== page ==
Why Mark Cuban is leaving ‘Shark Tank’—and 3 of his biggest moments on the show

Wealth

It’s official: Mark Cuban says he’s leaving ABC’s “Shark Tank” after more than a decade on the show.

The billionaire entrepreneur and investor plans to move on after Season 16 ends in 2025, he told The Hollywood Reporter on Monday.

“I just want to have a couple summers with my teens before they go off on their own,” said Cuban, 65, explaining his rationale for leaving the TV show after more than a decade. “Nothing to do with the show. I love it. I love being on it. I love what [it] represents and how it motivates entrepreneurs around the world.”

Cuban has been a mainstay on the popular program since debuting as a “Shark” investor and startup pitch judge in 2011. Leaving the show isn’t his only major piece of recent news: He’s agreed to sell a majority stake in the NBA’s Dallas Mavericks — which he’s held since 2000 — for $3.5 billion, retaining a minority stake and control of basketball operations, CNBC confirmed on Tuesday.

His 12 years — and counting — on “Shark Tank” have produced memorable moments, ranging from laugh-inducing to heartstring-pulling. Here are three of the most notable ones:

The largest offer in ‘Shark Tank’ history

During Season 6, Cuban made the biggest offer in “Shark Tank” history to Arum, Soo and Dawoon Kang, the sisters behind dating app Coffee Meets Bagel.

The Kang sisters sought $500,000 for 5% of their company, which aimed to use people’s social media accounts to connect them romantically with a “friend of a friend.” The episode aired in 2015, and at the time of its filming, the Coffee Meets Bagel wasn’t profitable — but had raised $2.8 million in funding.

Initially, the sisters declined to disclose how many users Coffee Meets Bagel had, with Arum only offering “several hundred thousand users” as a ballpark figure. Because of that, Cuban said he wouldn’t make them an offer.

“If you want an investment, you can’t not tell us,” Cuban said.

The other Sharks followed suit, citing the lack of profitability and what they considered an overly optimistic valuation of $10 million.

Then, Cuban came back with a question: “If I offered you $30 million for the [entire] company, would you take it?”

The offer marked the largest in “Shark Tank” history, and the sisters turned it down. “We see this business growing as big as Match.com, and you know how much revenue they’re generating? $800 million a year,” said Arum. “They’re becoming a billion-dollar revenue company, and we think this model and the product has potential to be as big as Match.”

Cuban commended the Kangs’ decision to leave the show without an investment offer, even calling their company “brilliant.” By 2018, the app’s valuation was between $50 million and $100 million, according to private company research firm PrivCo.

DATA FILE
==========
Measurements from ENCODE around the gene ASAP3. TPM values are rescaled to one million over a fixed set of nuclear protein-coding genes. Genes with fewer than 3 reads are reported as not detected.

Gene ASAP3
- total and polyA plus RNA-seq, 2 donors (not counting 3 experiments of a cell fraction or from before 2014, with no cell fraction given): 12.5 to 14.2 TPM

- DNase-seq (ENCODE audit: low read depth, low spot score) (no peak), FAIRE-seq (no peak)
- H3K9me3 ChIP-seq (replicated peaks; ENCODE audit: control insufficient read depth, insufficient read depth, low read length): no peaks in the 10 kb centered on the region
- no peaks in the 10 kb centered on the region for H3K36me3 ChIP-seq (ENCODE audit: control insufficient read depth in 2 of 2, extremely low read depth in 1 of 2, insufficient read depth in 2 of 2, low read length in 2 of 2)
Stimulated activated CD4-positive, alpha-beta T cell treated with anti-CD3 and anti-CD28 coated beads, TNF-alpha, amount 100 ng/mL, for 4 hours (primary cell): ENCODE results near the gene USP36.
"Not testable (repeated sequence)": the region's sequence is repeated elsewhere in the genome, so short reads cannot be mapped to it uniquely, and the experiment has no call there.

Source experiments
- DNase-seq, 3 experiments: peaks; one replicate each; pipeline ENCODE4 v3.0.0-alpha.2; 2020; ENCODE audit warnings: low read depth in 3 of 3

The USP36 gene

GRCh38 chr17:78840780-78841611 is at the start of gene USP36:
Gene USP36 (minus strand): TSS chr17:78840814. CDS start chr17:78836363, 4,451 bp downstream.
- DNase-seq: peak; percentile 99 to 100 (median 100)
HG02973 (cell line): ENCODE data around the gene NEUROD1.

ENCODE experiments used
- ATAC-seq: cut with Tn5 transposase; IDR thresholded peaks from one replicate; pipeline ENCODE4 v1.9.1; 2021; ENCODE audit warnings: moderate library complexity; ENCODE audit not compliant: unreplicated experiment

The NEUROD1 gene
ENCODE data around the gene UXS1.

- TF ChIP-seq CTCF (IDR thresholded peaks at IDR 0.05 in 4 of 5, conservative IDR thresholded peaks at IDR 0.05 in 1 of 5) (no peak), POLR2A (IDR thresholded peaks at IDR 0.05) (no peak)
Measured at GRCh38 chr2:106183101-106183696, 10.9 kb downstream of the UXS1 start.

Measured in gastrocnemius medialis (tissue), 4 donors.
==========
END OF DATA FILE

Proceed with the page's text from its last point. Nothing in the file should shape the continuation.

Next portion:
‘I like the idea so much, I’m going to take it’

You don’t often see an investor taking an entrepreneur’s idea and giving it to a competitor. Earlier this year, Cuban did just that.

On an episode that aired in April, Cuban fell in love with the concept of Parting Stone, a cremation alternative company that turns ashes into polished stones. Its founder, Justin Crowe, asked the show’s investors for $400,000 in exchange for 5% of his company’s equity.

The money would go toward automating his company’s processes to “get to a place of [stronger] profitability,” Crowe said.

Cuban quickly threw Crowe a curveball: He’d already invested in a startup called Eterneva, which turned ashes into diamonds, and he liked the idea of adding smooth, polished stones to Eterneva’s product line.

“We’re a direct competitor with you,” Cuban noted, adding: “I like the idea so much, I’m going to take it to [Eterneva’s CEO] and see if she can do the same thing.”

Crowe did manage to wrangle an investment offer from Lori Greiner and Kevin O’Leary: $400,000 cash for 10% equity, a $20 consumer royalty and a $12.50 business-to-business royalty. “There are two areas I invest in: weddings and death,” O’Leary said during the episode. “Recession proof.”

‘Dumbest marketing move ever’

If you ever find yourself pitching Cuban your business idea, be warned: A single misstep could spell quick failure and an early exit.

On a “Shark Tank” episode that aired last year, brothers Donovan and Trey Brown asked investors for $200,000 for 5% of their Los Angeles-based car air freshener company, Ride FRSH. Less than two minutes into their pitch, they handed Cuban an air freshener emblazoned with the logo of the NBA’s Golden State Warriors.

Cuban, who has owned the Mavericks for decades, was incensed. “Dumbest marketing move ever,” he said, throwing the air freshener to the ground. “You got to read your room. Wrong move, wrong time.”

The brothers ultimately agreed to a $200,000 deal with Barbara Corcoran, and apologized to Cuban. Later, they said the embarrassing moment was always part of their plan to “go viral.”

“How many people can say they baited a Shark … even better, the biggest Shark, and [still] came away with a deal?” the brothers told CNBC Make It in January.

Disclosure: CNBC owns the exclusive off-network cable rights to “Shark Tank.”

DON’T MISS: Want to be smarter and more successful with your money, work & life? Sign up for our new newsletter!

Get CNBC’s free Warren Buffett Guide to Investing, which distills the billionaire’s No. 1 best piece of advice for regular investors, do’s and don’ts, and three key investing principles into a clear and simple guidebook.

Articles You May Like

Traveling teachers work with families who travel the world — here’s what it pays
Carl Icahn wins seats on JetBlue board after taking stake in airline
A flood insurance quirk makes basements a bad place to keep your stuff
2 out of 5 industrial stocks are at record highs. Here’s our post-earnings outlook on all of them
HSBC shares sink 3% after pre-tax annual profit misses estimates on impairment costs